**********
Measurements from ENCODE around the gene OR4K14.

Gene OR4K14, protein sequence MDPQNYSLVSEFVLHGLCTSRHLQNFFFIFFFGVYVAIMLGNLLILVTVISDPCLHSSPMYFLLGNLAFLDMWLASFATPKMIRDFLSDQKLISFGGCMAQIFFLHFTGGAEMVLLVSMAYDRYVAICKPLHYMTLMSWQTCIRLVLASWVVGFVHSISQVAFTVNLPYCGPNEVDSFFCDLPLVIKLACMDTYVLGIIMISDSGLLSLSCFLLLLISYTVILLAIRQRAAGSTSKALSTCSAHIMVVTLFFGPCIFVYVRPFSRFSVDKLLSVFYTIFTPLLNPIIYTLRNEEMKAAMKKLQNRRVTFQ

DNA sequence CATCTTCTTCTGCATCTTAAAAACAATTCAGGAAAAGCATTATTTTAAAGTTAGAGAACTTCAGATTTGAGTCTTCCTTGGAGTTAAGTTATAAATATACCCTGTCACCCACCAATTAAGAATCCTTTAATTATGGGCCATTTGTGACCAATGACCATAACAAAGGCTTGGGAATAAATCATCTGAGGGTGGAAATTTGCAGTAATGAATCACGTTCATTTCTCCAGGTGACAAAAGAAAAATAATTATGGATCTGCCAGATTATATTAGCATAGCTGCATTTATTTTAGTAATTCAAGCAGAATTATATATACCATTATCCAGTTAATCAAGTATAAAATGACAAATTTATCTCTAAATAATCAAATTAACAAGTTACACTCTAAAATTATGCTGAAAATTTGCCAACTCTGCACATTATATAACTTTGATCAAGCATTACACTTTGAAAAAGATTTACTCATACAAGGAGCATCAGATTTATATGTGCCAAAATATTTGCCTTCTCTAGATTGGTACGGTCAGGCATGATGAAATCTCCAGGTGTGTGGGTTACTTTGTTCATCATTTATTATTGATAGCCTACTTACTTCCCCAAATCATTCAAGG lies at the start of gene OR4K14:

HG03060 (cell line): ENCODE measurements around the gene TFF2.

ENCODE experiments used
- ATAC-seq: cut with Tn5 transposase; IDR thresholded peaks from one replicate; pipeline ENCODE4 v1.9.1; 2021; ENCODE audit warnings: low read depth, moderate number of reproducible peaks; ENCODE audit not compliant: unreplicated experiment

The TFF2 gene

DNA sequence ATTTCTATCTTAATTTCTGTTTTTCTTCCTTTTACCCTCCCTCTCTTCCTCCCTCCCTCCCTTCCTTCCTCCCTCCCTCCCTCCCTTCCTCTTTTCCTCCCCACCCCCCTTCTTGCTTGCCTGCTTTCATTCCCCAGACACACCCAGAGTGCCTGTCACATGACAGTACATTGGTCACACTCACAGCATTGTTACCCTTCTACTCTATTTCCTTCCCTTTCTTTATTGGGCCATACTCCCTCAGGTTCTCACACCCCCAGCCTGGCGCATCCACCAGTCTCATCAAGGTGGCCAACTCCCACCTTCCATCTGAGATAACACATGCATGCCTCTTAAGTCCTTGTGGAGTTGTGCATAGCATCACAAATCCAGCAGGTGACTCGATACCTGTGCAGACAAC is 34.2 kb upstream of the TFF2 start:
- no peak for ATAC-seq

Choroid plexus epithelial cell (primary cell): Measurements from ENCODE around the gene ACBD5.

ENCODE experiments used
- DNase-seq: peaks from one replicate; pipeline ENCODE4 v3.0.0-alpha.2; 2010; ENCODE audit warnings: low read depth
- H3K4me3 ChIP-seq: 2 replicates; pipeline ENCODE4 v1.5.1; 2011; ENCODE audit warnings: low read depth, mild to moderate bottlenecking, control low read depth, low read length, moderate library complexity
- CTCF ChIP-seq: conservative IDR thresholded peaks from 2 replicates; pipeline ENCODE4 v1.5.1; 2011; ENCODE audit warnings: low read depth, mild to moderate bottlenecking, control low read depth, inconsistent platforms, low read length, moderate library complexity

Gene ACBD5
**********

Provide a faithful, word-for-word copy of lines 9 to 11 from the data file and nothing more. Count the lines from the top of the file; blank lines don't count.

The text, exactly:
- no peak for ATAC-seq

Choroid plexus epithelial cell (primary cell): Measurements from ENCODE around the gene ACBD5.

ENCODE experiments used